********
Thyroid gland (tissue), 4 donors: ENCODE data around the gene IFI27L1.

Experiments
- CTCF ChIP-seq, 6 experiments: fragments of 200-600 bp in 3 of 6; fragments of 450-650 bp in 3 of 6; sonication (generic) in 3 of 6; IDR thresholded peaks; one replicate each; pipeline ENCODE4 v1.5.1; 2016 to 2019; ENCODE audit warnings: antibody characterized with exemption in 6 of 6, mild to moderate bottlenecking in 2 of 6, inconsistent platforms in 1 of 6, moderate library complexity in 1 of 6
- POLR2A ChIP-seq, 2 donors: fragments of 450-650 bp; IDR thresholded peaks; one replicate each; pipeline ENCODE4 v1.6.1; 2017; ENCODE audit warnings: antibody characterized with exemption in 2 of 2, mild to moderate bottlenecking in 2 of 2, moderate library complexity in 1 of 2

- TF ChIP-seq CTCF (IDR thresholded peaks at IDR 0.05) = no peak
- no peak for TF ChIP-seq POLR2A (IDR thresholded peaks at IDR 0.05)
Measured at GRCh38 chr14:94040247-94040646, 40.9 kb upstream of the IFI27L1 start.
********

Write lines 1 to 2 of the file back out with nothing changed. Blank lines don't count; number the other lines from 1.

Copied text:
Thyroid gland (tissue), 4 donors: ENCODE data around the gene IFI27L1.

Experiments